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disis9gagnotFB pls

Which of these subjects is better if I'm pursuing a career in Game Development

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I wasn't sure about this being the most appropiate place to ask this question but hopefully somone can help me out! :D

I'm at the middle of my Computer Science/Informatics Engineering degree (is it the same? :/) and I'd like to work in the videogame industry, I'm open about working in other fields as well but I'd like to work there. 

Considering this, I'd like to know which of these subjects should I take/would be more appropiate. I'm not talking about writing in my CV "hey I did this subject instead of this other one, please hire me!", I'm just wondering which one will be more "useful". If one of these was "Robotics", for example, then I guess it wouldn't be of much use when working on videogames, at least compared with something like "Physics of Realistic Modelling and Animation", which is another subject I'm going to take the next year.

The next semester I must choose two of the following subjects, which do you think are more suitable for someone pursuing a career in the game industry? Their respective pages are linked if you want to read a little introduction about them, I've done so myself but I still don't see which ones could be "useful".

Thx for your time and have a nice day! And btw sorry if I did any english mistakes, feel free to correct any of them! Please! :D

Edited by disis9gagnotFB pls

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This is personal opinion, as every game programmer will have a different set of experiences and ambitions. My opinion is that they are, from "very useful, almost mandatory" at the top to "almost irrelevant" at the bottom:

  • Numerical Computation
  • Advanced Algorithmics
  • Compilers
  • Distributed intelligent systems
  • Machine Learning
  • Searching And Analysis
  • Operations research

If I had to pick 2, I'd pick Numerical Computation and Machine Learning. The first is going to be very useful for game dev, the second is hardly used in gamedev but is a MASSIVE growth area and will help you if you want to work in other fields.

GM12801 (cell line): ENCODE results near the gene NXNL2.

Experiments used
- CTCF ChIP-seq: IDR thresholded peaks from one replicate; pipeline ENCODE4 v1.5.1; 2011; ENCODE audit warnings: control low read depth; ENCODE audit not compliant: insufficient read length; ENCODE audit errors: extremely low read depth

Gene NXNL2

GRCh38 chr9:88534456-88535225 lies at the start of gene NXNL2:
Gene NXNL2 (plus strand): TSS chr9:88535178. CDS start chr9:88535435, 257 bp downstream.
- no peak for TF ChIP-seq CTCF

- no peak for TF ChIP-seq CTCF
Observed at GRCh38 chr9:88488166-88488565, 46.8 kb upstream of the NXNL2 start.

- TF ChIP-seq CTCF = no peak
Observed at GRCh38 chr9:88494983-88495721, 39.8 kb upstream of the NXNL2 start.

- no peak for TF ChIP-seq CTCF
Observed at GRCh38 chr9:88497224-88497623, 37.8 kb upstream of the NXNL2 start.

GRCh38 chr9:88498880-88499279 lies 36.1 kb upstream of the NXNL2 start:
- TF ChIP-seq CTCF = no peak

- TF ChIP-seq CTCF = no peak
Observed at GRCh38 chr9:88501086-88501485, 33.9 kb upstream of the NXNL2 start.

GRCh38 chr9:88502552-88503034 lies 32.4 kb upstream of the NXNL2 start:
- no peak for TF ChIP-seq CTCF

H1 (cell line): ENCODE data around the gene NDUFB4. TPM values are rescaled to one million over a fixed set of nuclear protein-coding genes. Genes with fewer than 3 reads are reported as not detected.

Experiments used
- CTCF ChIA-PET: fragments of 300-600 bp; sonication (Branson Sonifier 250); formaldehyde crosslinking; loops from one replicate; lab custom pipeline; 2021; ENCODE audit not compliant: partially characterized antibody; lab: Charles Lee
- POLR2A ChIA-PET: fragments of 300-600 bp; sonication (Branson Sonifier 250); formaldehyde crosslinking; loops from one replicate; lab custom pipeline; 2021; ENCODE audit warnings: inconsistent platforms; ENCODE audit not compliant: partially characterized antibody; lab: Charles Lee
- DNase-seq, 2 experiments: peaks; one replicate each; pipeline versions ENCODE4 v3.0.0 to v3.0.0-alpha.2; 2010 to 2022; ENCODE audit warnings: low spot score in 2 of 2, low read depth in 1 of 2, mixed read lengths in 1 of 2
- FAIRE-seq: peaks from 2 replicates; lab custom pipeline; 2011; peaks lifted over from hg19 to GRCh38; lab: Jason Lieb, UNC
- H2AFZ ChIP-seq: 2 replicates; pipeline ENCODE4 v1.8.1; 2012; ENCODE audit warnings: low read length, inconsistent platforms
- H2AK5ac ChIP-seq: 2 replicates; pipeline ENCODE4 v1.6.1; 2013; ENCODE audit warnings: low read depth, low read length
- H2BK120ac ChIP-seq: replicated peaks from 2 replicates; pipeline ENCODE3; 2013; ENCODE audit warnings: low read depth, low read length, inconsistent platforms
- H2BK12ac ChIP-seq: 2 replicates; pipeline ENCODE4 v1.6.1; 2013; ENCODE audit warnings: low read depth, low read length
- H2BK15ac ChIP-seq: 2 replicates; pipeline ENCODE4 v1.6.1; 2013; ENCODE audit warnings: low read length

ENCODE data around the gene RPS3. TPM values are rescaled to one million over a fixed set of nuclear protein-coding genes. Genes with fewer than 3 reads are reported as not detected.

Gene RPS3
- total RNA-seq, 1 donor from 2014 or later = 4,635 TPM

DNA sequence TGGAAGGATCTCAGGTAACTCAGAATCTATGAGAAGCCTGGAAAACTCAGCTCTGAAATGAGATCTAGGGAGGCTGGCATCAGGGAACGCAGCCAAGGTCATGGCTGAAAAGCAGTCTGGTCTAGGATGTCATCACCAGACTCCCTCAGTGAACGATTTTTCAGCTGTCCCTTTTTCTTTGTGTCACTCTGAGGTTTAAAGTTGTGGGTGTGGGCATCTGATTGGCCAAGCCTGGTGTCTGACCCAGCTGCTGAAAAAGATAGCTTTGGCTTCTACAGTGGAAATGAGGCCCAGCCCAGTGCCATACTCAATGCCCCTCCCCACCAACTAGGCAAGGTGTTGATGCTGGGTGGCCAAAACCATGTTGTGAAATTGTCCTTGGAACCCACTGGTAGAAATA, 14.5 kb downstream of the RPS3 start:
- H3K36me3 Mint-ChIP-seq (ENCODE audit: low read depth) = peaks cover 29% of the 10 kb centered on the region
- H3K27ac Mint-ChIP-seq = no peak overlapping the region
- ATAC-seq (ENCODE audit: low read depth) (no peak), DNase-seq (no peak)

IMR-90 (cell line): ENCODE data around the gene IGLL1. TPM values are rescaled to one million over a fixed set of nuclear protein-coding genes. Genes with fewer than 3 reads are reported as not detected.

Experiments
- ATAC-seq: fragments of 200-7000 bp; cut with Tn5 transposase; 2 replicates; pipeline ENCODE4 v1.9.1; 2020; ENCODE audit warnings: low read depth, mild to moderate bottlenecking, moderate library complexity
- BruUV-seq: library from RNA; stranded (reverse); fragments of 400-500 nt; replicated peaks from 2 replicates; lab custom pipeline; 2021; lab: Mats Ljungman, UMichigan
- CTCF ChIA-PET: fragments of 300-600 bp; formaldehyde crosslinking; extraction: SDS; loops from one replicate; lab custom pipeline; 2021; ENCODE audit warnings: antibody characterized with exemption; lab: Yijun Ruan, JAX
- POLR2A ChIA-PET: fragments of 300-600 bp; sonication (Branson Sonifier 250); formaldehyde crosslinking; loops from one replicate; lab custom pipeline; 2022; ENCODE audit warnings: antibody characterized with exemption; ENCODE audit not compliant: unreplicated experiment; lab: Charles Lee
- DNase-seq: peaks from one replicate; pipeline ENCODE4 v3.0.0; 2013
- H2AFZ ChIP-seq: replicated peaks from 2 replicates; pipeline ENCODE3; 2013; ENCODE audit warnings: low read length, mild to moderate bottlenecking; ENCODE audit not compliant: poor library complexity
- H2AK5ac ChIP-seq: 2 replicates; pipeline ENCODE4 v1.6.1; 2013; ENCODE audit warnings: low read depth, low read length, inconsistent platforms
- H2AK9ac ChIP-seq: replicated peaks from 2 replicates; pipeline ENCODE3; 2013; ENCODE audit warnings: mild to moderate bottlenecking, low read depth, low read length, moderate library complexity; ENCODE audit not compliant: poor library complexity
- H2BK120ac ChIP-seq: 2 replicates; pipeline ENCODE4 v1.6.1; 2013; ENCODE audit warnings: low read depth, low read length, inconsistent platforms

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Everyone is different and you should pick the ones you want.



2 hours ago, disis9gagnotFB pls said:

Computer Science/Informatics Engineering degree (is it the same? )

Not usually, but with translation to other languages they might be.

The typical programmer degree program is Computer Science.  Various "informatics" degrees tend to be less appropriate for games and technical work.

2 hours ago, disis9gagnotFB pls said:

which do you think are more suitable for someone pursuing a career in the game industry?

You've got a good mix of options.  Ultimately each field uses different elements. There are people who work in generic database processing or web pages that never use the science side of their degrees.

* Advanced Algorithmics  -- Good, but you need your fundamentals covered first.
* Machine Learning -- Useful outside of games. Machine learning is often a bad fit for games because they are difficult to manipulate.
* Searching and Analysis of Massive Information -- Useful outside of games. While games have high volumes of textures and similar data, simple data structures and algorithms are sufficient.
* Compilers -- Very useful concepts both inside and outside games.
* Numerical Computation -- Very useful inside games. Generally useful outside.
* Operations research -- Somewhat useful inside and outside games.
* Distributed Intelligent Systems -- Less useful generally, except places that use it specifically.  Still interesting topic.

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